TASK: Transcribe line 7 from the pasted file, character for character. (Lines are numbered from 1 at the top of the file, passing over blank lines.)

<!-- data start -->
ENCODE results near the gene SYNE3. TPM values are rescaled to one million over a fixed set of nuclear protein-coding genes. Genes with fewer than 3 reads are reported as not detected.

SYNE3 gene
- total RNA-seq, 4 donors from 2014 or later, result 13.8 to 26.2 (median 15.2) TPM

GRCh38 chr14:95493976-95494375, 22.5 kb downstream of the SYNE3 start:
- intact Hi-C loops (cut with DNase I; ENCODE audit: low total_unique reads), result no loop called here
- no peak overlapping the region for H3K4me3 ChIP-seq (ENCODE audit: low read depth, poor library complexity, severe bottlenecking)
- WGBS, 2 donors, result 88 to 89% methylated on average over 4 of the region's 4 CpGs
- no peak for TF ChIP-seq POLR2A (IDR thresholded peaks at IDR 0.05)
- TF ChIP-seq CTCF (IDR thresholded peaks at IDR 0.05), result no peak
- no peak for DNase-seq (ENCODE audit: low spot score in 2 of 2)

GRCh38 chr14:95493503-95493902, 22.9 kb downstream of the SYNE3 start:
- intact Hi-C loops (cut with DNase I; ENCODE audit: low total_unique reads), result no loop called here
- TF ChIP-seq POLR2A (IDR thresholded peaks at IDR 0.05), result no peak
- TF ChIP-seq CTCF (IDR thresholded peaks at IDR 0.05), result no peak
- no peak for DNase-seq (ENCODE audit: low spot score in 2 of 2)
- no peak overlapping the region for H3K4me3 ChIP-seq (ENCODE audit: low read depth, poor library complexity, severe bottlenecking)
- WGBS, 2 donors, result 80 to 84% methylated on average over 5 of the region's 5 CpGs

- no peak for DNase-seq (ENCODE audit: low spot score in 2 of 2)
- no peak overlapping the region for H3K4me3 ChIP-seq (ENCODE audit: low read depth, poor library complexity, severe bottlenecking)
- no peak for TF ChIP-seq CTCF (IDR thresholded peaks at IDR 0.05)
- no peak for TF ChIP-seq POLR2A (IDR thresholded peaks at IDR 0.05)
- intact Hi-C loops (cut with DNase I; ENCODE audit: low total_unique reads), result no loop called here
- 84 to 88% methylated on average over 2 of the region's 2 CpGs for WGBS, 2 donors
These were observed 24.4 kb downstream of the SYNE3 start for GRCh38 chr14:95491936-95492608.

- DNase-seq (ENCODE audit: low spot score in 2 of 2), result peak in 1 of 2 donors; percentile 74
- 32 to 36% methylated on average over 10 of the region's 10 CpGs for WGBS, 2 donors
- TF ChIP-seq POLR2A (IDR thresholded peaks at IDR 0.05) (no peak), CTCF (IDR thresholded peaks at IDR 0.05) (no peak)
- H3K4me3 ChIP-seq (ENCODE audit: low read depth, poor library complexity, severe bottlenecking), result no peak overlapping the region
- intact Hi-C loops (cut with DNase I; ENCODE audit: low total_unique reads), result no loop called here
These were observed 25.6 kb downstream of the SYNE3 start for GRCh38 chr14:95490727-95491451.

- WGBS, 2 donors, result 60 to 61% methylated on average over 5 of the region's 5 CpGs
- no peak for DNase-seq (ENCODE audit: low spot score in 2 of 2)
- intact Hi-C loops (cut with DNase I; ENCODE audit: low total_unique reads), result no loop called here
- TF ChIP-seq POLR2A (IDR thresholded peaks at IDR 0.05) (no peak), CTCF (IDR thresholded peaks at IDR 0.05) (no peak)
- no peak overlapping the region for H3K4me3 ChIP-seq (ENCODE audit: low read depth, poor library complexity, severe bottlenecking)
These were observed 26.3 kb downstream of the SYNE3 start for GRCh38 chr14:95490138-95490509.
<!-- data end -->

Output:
- WGBS, 2 donors, result 88 to 89% methylated on average over 4 of the region's 4 CpGs